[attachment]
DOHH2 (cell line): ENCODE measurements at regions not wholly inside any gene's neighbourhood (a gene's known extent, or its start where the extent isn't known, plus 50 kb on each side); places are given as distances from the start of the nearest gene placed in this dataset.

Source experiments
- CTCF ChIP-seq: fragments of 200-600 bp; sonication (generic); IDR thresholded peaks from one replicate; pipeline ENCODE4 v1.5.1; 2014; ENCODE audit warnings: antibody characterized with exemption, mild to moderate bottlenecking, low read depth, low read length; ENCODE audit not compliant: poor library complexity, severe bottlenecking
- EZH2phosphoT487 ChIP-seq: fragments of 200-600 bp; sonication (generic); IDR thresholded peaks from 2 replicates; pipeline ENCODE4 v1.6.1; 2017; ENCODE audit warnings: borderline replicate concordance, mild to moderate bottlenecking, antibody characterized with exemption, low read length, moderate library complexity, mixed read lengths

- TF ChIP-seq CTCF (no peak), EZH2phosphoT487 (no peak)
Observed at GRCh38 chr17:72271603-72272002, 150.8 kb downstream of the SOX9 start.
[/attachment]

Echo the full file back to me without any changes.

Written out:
DOHH2 (cell line): ENCODE measurements at regions not wholly inside any gene's neighbourhood (a gene's known extent, or its start where the extent isn't known, plus 50 kb on each side); places are given as distances from the start of the nearest gene placed in this dataset.

Source experiments
- CTCF ChIP-seq: fragments of 200-600 bp; sonication (generic); IDR thresholded peaks from one replicate; pipeline ENCODE4 v1.5.1; 2014; ENCODE audit warnings: antibody characterized with exemption, mild to moderate bottlenecking, low read depth, low read length; ENCODE audit not compliant: poor library complexity, severe bottlenecking
- EZH2phosphoT487 ChIP-seq: fragments of 200-600 bp; sonication (generic); IDR thresholded peaks from 2 replicates; pipeline ENCODE4 v1.6.1; 2017; ENCODE audit warnings: borderline replicate concordance, mild to moderate bottlenecking, antibody characterized with exemption, low read length, moderate library complexity, mixed read lengths

- TF ChIP-seq CTCF (no peak), EZH2phosphoT487 (no peak)
Observed at GRCh38 chr17:72271603-72272002, 150.8 kb downstream of the SOX9 start.